The will of Santa Fe voters clearly expressed nearly ten years ago will finally be realized this March, after the New Mexico Supreme Court rejected a petition by the City of Santa Fe to overrule a lower court’s decision to compel the city to implement ranked choice voting. Citizens have been waiting since they passed an amendment to the city charter calling for RCV elections in 2008, with 65 percent approving the measure.
On yesterday’s development, FairVote New Mexico Director Maria Perez, a Santa Fe resident and one of the original plaintiffs in the court battle to implement RCV, said this:
“My fellow plaintiffs and I are thrilled that Santa Fe is finally going to use ranked choice voting in March. This case has always been about doing what's best for voters. I'm also grateful that the city has put its energy into voter education. I'm confident that the city clerk and her staff’s vast experience running elections will result in a substantive campaign that will elect a mayor who reflects a true consensus of Santa Fe voters on March 6.”
Perez also said FairVote New Mexico plans to assist the Santa Fe City Council in making the ranked choice education process a success. They will be holding RCV education trainings on January 11, 12 and 13th.
It’s been a long and sometimes contentious battle. The city charter mandates that “as soon…as equipment and software for tabulation of votes and the ability to correct incorrectly marked, in-person ballots, is available at a reasonable price and at all subsequent elections, the mayor, city councilors and municipal judge shall be elected using a ranked choice voting…".
The situation was coming to a head in the spring of 2017, when it seemed both those conditions were about to be met. The secretary of state was in the process of certifying the software that includes an RCV module, and the state was paying for the software update. Perez was in contact with city officials, who told her they anticipated the city would be implementing RCV for the March 2018 elections.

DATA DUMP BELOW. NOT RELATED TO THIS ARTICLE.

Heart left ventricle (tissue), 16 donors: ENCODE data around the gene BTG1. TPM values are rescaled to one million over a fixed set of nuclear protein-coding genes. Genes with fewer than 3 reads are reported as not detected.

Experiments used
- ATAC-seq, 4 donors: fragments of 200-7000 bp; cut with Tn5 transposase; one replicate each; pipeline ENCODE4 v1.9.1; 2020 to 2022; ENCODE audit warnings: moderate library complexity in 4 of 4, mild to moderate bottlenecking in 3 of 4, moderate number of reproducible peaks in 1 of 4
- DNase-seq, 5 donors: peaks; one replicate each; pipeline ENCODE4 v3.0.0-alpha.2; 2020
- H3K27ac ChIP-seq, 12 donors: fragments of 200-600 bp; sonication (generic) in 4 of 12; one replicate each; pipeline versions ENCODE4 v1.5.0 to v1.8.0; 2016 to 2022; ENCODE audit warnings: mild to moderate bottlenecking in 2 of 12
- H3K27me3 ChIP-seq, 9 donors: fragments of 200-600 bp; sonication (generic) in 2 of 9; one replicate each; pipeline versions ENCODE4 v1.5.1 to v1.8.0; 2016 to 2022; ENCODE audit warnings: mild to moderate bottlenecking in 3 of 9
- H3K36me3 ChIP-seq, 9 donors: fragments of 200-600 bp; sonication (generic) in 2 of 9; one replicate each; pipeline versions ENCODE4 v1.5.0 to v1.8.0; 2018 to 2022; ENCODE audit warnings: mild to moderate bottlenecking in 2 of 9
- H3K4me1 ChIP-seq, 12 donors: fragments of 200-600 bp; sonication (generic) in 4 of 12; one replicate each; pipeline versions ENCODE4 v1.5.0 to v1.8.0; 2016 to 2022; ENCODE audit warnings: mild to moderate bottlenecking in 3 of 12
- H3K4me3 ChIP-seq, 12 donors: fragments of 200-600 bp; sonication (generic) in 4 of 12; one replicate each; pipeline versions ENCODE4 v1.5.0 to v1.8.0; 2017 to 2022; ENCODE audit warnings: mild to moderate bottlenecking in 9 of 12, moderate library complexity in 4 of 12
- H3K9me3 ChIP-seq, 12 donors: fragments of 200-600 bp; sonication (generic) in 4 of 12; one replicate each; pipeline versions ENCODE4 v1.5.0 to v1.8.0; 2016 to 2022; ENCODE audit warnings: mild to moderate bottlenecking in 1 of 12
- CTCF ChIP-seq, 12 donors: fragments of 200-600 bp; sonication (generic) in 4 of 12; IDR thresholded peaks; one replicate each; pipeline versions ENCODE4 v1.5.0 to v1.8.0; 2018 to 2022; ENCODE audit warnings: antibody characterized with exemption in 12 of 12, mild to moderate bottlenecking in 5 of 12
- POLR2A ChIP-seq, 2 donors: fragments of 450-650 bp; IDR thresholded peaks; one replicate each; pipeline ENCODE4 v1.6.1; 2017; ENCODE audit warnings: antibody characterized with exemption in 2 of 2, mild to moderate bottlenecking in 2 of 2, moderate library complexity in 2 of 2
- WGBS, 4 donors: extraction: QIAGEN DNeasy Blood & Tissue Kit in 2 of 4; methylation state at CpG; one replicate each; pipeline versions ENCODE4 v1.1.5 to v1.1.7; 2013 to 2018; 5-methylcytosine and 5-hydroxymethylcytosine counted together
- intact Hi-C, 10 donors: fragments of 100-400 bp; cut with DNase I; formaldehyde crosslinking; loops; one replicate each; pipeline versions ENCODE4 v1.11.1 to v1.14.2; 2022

In June, the council changed its position, voting to delay implementation because the council was unsure the secretary of state was going to certify the software in time. It took up the question in July, and again voted to delay implementation. Perez said, “Even though the secretary of state seemed like she was going to certify in time, the council felt that she was overstepping her jurisdiction in how she was going about it.”
The software was certified in September, yet the city made no move to reconsider the vote. That’s when Perez joined four other Santa Fe voters and filed a lawsuit with the First District Court asking for the court to mandate the city to implement RCV. The city responded by claiming the secretary of state had overstepped her bounds.
After an evidentiary hearing, Judge David Thomson ruled that the conditions of the city charter have been met, and that RCV is constitutional under New Mexico law. On Nov. 29, he issued an order mandating the city to immediately begin implementing RCV for its March 2018 elections.
The city asked the New Mexico Supreme Court to overturn Judge Thomson’s ruling, but the high court denied the petition without explanation or comment.
Despite the lawsuit, the city has been engaged in a voter education program on RCV, and that is of primary importance going forward.
“Now we can really concentrate on implementing this right,” Perez said to the Santa Fe New Mexican. “We can clear the cloud behind all of it and move forward, 100 percent, full steam ahead with a successful implementation and election.”